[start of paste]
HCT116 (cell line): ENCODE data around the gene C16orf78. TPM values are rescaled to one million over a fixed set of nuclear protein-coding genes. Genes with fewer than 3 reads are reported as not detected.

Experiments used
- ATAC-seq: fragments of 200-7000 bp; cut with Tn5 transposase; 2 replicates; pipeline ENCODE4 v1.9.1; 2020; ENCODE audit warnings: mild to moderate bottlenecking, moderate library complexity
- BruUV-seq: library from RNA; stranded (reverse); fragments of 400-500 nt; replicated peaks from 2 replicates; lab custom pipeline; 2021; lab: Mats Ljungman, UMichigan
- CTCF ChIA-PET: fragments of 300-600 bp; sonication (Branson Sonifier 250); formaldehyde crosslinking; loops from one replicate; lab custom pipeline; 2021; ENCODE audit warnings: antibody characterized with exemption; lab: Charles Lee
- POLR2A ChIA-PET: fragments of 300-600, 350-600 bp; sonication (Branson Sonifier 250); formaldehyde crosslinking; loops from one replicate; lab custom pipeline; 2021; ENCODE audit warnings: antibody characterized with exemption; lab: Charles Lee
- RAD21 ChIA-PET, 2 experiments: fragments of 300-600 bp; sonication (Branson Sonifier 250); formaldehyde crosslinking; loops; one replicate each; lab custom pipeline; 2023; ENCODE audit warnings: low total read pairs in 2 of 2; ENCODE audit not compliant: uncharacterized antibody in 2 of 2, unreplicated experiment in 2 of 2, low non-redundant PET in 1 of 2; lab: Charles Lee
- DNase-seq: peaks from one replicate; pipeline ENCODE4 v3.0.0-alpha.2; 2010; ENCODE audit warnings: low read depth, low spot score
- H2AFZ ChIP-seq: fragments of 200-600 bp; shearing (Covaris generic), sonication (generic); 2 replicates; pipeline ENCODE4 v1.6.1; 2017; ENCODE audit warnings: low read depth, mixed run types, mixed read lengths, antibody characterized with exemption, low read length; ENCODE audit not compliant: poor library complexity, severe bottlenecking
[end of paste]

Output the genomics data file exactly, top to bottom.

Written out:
HCT116 (cell line): ENCODE data around the gene C16orf78. TPM values are rescaled to one million over a fixed set of nuclear protein-coding genes. Genes with fewer than 3 reads are reported as not detected.

Experiments used
- ATAC-seq: fragments of 200-7000 bp; cut with Tn5 transposase; 2 replicates; pipeline ENCODE4 v1.9.1; 2020; ENCODE audit warnings: mild to moderate bottlenecking, moderate library complexity
- BruUV-seq: library from RNA; stranded (reverse); fragments of 400-500 nt; replicated peaks from 2 replicates; lab custom pipeline; 2021; lab: Mats Ljungman, UMichigan
- CTCF ChIA-PET: fragments of 300-600 bp; sonication (Branson Sonifier 250); formaldehyde crosslinking; loops from one replicate; lab custom pipeline; 2021; ENCODE audit warnings: antibody characterized with exemption; lab: Charles Lee
- POLR2A ChIA-PET: fragments of 300-600, 350-600 bp; sonication (Branson Sonifier 250); formaldehyde crosslinking; loops from one replicate; lab custom pipeline; 2021; ENCODE audit warnings: antibody characterized with exemption; lab: Charles Lee
- RAD21 ChIA-PET, 2 experiments: fragments of 300-600 bp; sonication (Branson Sonifier 250); formaldehyde crosslinking; loops; one replicate each; lab custom pipeline; 2023; ENCODE audit warnings: low total read pairs in 2 of 2; ENCODE audit not compliant: uncharacterized antibody in 2 of 2, unreplicated experiment in 2 of 2, low non-redundant PET in 1 of 2; lab: Charles Lee
- DNase-seq: peaks from one replicate; pipeline ENCODE4 v3.0.0-alpha.2; 2010; ENCODE audit warnings: low read depth, low spot score
- H2AFZ ChIP-seq: fragments of 200-600 bp; shearing (Covaris generic), sonication (generic); 2 replicates; pipeline ENCODE4 v1.6.1; 2017; ENCODE audit warnings: low read depth, mixed run types, mixed read lengths, antibody characterized with exemption, low read length; ENCODE audit not compliant: poor library complexity, severe bottlenecking